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Title: Seasonal changes in oranges and the effect of canning and storage on the constituents of the juice
Author: Manii, Jamal-Eddin
Awarding Body: University of London
Current Institution: Royal Holloway, University of London
Date of Award: 1984
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Abstract:
Seasonal changes in the Persian orange (Citrus sinensis var. Sia-Varaz) and the effect of canning and storage on the juice were studied. The major factors under consideration were the physical characteristics: weight, size, volume of juice, colour of peel; and chemical characteristics: free sugars, vitamin C, free amino acids and lipid content. In order to determine the optimum state of maturity of the orange, samples were harvested at regular monthly intervals and analysed. 1. Throughout fruit development there was a continuous increase of juice, fruit size, and total soluble solids while total acidity decreased. These parameters were sufficiently different to enable the separation of the development cycle into three distinct phases: Cell division, Cell enlargement and Maturation of the fruit. Colour break from yellow to orange occurred between December and January but the oranges were assessed to be mature for harvesting by February and March. 2. Five sugars were identified: xylose, galactose, fructose, glucose and sucrose. Xylose soon disappeared while galactose was only found in minor quantities. Sucrose and reducing sugar content increased with fruit development. In the mature orange the ratio of suerose : glueose : fructose was very close to 2:1:1.3. While vitamin C content per 100 g pulp showed no significant change over the period of study the amount per orange pulp increased approximately four-fold. 4. Seventeen amino acids were identified. Increase in proline and arginine during December and January may be used as an indication of the onset of maturation. 5. Changes in lipid constituents were noted but, in general, no definite pattern could be established. The processing procedure involved heating the juice at 98°C for 30 seconds and then sealing in lacquered A1 cans. Analyses were carried out at two-monthly intervals. 6. Although total free sugars, vitamin C and colour of the juice were not affected by processing, significant increases in total free amino acids and lipids were noted.7. Storage of canned juice at 7°C for twelve months showed no significant effect on total free sugars, vitamin C, free amino acids and flavour. However, total lipid was significantly decreased after eight months. Storage of canned juice at 30°C brought about significant losses of total free sugars after twelve months, of vitamin C after two weeks, and of free amino acids after two months, and of total lipids after two months. The flavour of the juice, judged by a taste panel, had deteriorated significantly after one month's storage.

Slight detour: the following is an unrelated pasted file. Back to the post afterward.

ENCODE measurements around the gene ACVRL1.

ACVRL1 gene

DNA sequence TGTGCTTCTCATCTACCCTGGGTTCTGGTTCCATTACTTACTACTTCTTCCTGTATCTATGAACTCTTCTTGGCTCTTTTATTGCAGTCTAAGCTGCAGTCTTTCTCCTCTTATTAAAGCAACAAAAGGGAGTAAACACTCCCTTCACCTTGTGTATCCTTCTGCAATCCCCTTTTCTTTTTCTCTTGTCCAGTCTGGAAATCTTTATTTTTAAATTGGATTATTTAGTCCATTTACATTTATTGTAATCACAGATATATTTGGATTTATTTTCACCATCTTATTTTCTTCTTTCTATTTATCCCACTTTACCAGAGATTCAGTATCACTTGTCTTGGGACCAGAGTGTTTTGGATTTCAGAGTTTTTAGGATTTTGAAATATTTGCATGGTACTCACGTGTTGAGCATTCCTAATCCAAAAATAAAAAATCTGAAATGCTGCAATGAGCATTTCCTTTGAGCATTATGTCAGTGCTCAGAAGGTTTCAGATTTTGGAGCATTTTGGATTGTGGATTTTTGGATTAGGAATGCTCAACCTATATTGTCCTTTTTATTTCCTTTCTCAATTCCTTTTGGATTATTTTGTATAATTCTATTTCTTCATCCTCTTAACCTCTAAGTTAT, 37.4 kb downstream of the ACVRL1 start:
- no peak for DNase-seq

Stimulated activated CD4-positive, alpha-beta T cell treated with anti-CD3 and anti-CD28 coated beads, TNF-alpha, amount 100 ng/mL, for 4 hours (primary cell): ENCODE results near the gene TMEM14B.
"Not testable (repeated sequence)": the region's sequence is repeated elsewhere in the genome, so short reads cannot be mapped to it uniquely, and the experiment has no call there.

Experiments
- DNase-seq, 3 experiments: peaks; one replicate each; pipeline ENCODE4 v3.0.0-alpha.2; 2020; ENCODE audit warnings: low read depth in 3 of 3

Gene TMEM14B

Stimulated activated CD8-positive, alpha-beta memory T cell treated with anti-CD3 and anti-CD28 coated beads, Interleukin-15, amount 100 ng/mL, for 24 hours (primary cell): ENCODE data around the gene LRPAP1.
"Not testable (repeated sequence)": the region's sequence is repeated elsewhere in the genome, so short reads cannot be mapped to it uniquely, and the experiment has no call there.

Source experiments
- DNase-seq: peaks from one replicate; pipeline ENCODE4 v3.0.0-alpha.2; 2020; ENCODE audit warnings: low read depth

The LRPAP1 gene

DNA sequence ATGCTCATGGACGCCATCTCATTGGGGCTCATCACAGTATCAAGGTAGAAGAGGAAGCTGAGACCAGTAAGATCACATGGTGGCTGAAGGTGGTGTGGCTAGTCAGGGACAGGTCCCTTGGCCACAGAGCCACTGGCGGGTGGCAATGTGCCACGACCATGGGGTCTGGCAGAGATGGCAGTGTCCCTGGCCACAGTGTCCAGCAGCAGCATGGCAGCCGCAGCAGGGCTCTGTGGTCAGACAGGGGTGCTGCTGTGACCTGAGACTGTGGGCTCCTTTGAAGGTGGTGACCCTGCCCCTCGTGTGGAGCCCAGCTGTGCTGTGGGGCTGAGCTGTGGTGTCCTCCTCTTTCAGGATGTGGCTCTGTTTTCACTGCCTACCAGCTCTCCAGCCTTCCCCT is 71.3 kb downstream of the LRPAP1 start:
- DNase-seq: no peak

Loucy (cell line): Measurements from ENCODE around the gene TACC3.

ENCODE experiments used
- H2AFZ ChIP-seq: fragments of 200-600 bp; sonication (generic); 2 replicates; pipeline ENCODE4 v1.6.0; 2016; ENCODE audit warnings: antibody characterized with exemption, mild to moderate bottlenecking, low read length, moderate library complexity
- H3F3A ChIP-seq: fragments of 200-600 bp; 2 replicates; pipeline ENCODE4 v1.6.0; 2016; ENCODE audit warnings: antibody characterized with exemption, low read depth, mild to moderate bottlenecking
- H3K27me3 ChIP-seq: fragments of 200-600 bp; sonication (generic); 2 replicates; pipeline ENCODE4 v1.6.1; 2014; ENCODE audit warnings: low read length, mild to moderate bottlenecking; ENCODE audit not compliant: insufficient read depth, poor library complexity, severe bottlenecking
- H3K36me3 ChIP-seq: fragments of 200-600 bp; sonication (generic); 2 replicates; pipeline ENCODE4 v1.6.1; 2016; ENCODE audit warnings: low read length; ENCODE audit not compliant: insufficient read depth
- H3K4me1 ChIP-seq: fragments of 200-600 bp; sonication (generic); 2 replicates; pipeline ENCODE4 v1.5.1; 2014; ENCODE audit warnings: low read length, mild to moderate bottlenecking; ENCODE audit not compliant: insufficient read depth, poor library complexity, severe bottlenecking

Supervisor: Not available Sponsor: Not available
Qualification Name: Thesis (Ph.D.) Qualification Level: Doctoral
EThOS ID: uk.bl.ethos.704645  DOI: Not available
Keywords: Food Science
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